When students take Booth’s Strategy Lab, an experiential learning course, they are sure to encounter failure. That’s because reconciling setbacks is one of the goals, according to professor Harry L. Davis. Davis teaches the MBA course in partnership with consulting firm A. T. Kearney, and he also presents the curriculum as a semester-long exercise in Executive Education leadership courses. “Most people overestimate the downsides of failure,” said Davis.
Students participating in the course use a 20-cell board with experiential commands that allow them to practice basic skills, such as seeking input from a stranger, practicing active listening, and playing devil’s advocate when they’re part of a consulting team.
Students take turns rolling dice to determine which approach to experiment with that week. Results are written down and used to track progress—or setbacks. Often, only a small portion of the experiments turns out well; other portions get chalked up as learning experiences. This kind of personal experimentation is critical when building the soft skills required for leaders, added Davis.
Keeping track of the experiments and observed outcomes is key, said Davis, who added that students document progress using either an app or more-conventional methods. Rather than encouraging them to reveal the ups and downs to a career coach, Davis advises students and alumni to track their progress on a more personal level. Even though the experiment isn’t controlled in a rigorous, scientific way, it’s important to understand progress through analyzing the data. “It’s in the Chicago tradition of bringing real hard data to soft skills that are really critical,” he added.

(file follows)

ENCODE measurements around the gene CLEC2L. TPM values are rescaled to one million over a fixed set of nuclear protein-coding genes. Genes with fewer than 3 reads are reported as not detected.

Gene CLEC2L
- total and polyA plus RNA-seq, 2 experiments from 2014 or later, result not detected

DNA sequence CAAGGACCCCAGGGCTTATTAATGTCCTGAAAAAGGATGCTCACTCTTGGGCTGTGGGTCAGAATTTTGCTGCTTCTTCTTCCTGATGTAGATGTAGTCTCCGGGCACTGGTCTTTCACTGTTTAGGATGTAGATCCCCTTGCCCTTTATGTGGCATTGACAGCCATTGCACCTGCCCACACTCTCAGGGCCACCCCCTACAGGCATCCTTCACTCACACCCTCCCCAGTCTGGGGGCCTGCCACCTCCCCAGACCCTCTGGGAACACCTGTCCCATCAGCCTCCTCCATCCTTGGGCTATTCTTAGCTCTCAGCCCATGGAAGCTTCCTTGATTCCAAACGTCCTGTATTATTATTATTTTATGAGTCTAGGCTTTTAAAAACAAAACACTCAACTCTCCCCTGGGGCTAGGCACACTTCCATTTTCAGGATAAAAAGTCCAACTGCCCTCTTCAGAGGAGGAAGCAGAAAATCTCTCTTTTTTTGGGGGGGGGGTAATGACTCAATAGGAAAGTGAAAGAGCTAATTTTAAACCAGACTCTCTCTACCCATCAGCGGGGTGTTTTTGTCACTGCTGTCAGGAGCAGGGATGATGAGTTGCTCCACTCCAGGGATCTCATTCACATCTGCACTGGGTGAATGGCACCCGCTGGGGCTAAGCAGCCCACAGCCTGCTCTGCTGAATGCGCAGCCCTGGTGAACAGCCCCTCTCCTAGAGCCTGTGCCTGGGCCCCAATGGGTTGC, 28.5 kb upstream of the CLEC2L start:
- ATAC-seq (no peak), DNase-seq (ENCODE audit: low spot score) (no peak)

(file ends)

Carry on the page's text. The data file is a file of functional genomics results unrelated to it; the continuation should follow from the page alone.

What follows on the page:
Practicing these soft skills provides a better understanding of smaller-scale issues that often go undetected in the workplace. For instance, someone who fails at asking tough questions in a meeting won’t draw ire from coworkers.
The idea is to foster a culture of experimentation that can make setbacks—even significant ones—feel like a more regular part of work life. “It’s smart to be more agile and more adaptive, rather than being stuck in a set of perspectives that worked early on and may not be working so well now,” said Davis.
Outside of the course, Davis is working to encourage students entering their first year as MBAs to start these purposeful experimentations right away—and to build them into a weekly exercise. The regular practice can help develop resiliency over time that easily transfers to the workplace. “If you have run a lot of experiments and you have something that doesn’t work out well, you realize that it’s inevitable and you need to just continue to work,” he said. “I’m hopeful that people who do this at school may be more used to setbacks when they move into the workforce.”
Davis hopes to see this type of trial-and-error approach integrated into a company culture, and that finding solutions through agile thinking becomes the norm. “These are ‘accidental’ experiments that are actually everyday activities,” he said. “We can use them to transform ourselves with almost no effort and no cost.”
—By Alina Dizik